> What is the general relationship between the Langrangian dynamics and the general theory of relativity?

Here is a comparison of some aspects of Riemannian geometry behing general relativity and classical mechanics

In general relativity inertial trajectories are geodesics on the space-time 4-manifold and the metric is derived from the stress energy tensor via the Einstein equations. Paths on this manifold represent (possible) trajectories of individual particles,

There are several different ways to treat classical mechanics geometrical. The Synge paper talks about 4 of them.

The simplest one I discussed uses the inertia tensor as the metric on the configuration manifold.

So there are as many dimesions as degrees of freedom, but time is not a part of the manifold.

In this setting only trajectories with no forces other than forces of constraint are geodesic,

otherwise the covariant derivative of the trajectory along itself is equal to the generalised forces being applied

(including conservative ones).

Synge's paper concentrates on a slightly more complex setting which also use the configuration manifold

but has a slightly complex metric based on the Lagrangean.

This incorporates conservative forces into the geometry.

The trajectories of all conservative systems are geodesics

and the covariant derivative of a trajectory along itself is equal to the generalised non-conservative forces

These geometric formulations of classical mechanics relate to Hertz's Principle of Least Curvature and Gauss's Principle of Least Constraint, which are other formulations of classical mechanics like Lagrange's, Hamilton's and D'Alembert's.

One major difference from GR is that paths on the above manifolds represent the evolution of the entire system rather than that of a single partice as in GR.

Synge's paper also briefly discusses 2 formulations that incorporate time into the manfold but I am less clear on the geometry of those.

Here is a comparison of some aspects of Riemannian geometry behing general relativity and classical mechanics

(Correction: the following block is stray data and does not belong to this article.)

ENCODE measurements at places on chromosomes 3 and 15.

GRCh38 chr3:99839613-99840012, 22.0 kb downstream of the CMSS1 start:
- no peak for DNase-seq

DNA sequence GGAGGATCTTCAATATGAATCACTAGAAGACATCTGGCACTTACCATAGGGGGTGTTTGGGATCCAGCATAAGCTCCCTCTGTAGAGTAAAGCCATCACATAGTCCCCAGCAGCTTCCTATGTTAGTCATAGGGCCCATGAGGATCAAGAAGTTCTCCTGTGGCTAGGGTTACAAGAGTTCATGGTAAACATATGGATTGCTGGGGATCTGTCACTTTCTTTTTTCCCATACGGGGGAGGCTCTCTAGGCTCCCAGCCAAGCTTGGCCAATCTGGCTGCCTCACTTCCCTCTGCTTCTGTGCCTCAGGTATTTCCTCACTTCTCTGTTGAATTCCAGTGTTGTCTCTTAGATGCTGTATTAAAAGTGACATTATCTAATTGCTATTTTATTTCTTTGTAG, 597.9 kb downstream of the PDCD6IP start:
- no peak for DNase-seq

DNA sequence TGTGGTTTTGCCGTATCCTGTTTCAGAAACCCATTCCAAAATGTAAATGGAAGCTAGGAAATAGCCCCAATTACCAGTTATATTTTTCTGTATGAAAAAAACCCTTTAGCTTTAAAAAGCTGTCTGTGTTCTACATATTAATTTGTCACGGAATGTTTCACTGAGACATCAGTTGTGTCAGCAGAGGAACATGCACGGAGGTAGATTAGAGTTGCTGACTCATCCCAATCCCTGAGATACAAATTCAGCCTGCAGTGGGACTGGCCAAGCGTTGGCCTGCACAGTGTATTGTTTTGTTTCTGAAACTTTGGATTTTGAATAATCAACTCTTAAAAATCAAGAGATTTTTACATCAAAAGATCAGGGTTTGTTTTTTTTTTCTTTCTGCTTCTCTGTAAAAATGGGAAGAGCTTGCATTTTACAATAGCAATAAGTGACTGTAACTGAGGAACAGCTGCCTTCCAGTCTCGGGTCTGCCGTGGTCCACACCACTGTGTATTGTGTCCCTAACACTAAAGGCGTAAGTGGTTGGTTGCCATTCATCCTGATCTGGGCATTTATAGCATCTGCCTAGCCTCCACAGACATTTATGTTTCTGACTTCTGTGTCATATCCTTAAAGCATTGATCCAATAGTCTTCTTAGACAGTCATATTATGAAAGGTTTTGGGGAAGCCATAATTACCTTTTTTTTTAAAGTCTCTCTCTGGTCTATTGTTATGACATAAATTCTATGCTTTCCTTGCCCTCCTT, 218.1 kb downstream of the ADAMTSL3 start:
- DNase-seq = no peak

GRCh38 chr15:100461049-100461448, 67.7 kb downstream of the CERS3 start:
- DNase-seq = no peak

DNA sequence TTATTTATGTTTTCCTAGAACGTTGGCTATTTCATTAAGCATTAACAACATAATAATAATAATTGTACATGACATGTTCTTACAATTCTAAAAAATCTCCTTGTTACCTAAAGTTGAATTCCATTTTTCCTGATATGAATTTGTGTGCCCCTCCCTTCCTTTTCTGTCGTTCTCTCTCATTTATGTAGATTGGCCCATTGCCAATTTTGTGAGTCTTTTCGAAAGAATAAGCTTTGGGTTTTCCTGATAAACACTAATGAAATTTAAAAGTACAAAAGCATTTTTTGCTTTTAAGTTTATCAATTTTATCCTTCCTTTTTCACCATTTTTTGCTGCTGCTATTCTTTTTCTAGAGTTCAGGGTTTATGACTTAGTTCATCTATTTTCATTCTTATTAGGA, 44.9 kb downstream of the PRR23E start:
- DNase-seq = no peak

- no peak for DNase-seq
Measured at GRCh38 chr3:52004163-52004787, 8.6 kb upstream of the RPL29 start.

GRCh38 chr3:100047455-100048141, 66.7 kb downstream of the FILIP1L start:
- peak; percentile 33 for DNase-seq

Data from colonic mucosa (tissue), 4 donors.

In general relativity inertial trajectories are geodesics on the space-time 4-manifold and the metric is derived from the stress energy tensor via the Einstein equations. Paths on this manifold represent (possible) trajectories of individual particles,

There are several different ways to treat classical mechanics geometrical. The Synge paper talks about 4 of them.

The simplest one I discussed uses the inertia tensor as the metric on the configuration manifold.

So there are as many dimesions as degrees of freedom, but time is not a part of the manifold.

In this setting only trajectories with no forces other than forces of constraint are geodesic,

otherwise the covariant derivative of the trajectory along itself is equal to the generalised forces being applied

(including conservative ones).

Synge's paper concentrates on a slightly more complex setting which also use the configuration manifold

but has a slightly complex metric based on the Lagrangean.

This incorporates conservative forces into the geometry.

The trajectories of all conservative systems are geodesics

and the covariant derivative of a trajectory along itself is equal to the generalised non-conservative forces

These geometric formulations of classical mechanics relate to Hertz's Principle of Least Curvature and Gauss's Principle of Least Constraint, which are other formulations of classical mechanics like Lagrange's, Hamilton's and D'Alembert's.

One major difference from GR is that paths on the above manifolds represent the evolution of the entire system rather than that of a single partice as in GR.

Synge's paper also briefly discusses 2 formulations that incorporate time into the manfold but I am less clear on the geometry of those.